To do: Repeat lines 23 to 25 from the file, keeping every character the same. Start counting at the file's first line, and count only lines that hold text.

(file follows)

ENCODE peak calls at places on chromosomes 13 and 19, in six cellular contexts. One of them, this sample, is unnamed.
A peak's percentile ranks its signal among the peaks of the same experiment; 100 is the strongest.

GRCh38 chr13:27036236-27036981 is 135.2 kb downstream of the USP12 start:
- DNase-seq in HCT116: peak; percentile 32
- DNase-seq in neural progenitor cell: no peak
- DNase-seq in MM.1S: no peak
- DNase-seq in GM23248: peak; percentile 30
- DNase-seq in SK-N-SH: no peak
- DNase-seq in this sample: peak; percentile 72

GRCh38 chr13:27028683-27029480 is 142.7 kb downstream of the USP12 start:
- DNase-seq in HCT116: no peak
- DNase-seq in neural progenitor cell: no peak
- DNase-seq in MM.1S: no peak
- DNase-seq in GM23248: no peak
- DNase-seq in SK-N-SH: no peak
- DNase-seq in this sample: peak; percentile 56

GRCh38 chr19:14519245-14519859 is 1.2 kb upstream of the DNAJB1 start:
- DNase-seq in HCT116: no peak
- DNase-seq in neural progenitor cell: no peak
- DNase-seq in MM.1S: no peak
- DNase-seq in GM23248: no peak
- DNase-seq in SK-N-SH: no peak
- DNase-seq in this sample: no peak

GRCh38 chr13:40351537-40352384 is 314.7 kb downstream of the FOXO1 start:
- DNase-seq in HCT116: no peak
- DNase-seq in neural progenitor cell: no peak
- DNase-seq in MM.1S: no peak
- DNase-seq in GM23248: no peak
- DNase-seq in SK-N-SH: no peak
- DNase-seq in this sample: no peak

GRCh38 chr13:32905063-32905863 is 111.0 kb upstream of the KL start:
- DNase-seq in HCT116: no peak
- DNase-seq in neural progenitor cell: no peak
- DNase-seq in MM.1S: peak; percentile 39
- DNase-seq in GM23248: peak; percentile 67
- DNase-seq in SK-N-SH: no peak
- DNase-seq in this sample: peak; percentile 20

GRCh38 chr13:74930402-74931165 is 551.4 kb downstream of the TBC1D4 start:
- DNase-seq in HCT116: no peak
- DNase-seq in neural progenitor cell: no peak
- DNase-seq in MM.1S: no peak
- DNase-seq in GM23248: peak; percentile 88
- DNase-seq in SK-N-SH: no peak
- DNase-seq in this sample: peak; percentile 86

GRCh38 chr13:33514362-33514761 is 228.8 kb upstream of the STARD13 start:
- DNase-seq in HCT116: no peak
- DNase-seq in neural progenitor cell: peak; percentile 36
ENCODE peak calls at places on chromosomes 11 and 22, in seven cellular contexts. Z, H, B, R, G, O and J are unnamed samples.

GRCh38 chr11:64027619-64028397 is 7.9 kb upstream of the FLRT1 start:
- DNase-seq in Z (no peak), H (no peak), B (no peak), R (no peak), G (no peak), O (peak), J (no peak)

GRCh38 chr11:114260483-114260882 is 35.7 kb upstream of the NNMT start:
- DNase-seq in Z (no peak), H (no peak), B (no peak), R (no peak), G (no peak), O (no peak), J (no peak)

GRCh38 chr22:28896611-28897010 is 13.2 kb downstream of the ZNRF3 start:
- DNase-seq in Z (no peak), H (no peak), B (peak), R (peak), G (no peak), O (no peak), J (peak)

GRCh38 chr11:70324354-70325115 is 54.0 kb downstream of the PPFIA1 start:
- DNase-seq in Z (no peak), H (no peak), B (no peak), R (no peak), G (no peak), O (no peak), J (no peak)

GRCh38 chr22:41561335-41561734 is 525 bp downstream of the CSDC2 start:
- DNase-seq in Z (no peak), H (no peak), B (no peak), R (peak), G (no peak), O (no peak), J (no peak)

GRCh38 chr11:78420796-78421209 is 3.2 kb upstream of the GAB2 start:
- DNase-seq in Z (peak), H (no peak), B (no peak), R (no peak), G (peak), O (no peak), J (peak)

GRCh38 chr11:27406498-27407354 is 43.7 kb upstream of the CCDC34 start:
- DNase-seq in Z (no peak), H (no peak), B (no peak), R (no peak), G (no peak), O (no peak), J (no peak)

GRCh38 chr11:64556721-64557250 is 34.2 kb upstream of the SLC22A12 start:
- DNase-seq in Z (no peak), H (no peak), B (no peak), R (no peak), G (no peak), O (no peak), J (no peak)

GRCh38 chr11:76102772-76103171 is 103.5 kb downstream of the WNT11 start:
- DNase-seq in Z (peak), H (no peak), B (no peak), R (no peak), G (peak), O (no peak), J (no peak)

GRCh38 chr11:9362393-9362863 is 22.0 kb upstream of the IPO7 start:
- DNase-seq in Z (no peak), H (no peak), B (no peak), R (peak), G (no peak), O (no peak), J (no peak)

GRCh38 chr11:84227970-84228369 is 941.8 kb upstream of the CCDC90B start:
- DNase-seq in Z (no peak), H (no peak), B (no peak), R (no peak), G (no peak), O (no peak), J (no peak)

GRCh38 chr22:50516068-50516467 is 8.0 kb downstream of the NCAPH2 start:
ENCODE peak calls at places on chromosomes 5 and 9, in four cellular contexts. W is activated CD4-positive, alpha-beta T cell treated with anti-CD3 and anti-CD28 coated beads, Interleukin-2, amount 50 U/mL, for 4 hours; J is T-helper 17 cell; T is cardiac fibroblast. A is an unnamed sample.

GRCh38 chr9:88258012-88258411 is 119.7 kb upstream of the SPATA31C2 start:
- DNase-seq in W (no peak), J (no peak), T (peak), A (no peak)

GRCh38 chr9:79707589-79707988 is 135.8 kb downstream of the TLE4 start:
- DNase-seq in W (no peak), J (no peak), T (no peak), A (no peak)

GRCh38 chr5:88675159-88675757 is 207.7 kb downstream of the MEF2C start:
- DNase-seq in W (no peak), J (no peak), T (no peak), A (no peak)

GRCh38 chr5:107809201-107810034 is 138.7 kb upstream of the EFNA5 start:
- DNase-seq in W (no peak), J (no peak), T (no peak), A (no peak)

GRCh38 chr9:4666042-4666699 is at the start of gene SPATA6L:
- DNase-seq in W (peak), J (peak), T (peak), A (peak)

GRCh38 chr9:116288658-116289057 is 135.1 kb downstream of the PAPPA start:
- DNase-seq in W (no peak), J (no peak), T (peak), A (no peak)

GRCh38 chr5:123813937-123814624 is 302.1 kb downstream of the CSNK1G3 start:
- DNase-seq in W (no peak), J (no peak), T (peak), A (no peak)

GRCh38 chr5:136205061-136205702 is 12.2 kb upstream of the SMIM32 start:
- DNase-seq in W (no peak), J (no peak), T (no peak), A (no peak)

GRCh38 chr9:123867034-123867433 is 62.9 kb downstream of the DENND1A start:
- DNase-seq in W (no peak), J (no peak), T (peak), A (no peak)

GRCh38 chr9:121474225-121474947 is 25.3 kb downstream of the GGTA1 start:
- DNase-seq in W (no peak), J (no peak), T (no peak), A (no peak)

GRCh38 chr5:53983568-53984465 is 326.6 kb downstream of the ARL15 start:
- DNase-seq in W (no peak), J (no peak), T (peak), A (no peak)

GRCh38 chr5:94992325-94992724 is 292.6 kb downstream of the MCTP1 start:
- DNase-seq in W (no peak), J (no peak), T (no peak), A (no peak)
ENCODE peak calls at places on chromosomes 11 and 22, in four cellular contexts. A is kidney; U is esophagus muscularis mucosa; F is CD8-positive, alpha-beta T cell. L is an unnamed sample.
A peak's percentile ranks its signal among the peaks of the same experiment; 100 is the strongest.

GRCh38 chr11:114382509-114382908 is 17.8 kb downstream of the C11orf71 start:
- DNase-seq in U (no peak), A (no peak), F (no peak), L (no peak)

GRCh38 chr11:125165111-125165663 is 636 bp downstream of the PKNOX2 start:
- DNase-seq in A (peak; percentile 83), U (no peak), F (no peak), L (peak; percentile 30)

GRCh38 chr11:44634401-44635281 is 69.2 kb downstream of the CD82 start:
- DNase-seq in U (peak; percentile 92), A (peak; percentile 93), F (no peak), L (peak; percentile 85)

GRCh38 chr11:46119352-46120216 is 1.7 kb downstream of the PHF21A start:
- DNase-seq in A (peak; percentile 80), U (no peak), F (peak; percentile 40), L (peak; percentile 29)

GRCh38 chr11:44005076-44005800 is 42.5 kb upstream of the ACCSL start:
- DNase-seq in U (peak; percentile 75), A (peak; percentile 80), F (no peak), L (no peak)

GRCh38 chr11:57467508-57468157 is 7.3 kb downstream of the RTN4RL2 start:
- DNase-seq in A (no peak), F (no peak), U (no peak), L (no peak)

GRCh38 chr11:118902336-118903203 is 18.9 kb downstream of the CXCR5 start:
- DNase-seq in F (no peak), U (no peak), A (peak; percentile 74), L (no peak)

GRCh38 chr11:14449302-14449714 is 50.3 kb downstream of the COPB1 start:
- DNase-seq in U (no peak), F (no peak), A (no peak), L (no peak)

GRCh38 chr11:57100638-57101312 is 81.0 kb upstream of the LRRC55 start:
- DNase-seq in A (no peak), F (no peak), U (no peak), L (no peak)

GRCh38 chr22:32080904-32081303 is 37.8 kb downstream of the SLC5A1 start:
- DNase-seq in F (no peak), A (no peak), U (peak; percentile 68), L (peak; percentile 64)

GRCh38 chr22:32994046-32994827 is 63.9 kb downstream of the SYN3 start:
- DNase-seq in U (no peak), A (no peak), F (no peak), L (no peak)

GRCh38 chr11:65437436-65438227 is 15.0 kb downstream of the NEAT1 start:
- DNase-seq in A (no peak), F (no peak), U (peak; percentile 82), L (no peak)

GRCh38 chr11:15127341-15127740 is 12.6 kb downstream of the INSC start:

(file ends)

- DNase-seq in this sample: no peak

GRCh38 chr13:40351537-40352384 is 314.7 kb downstream of the FOXO1 start:
- DNase-seq in HCT116: no peak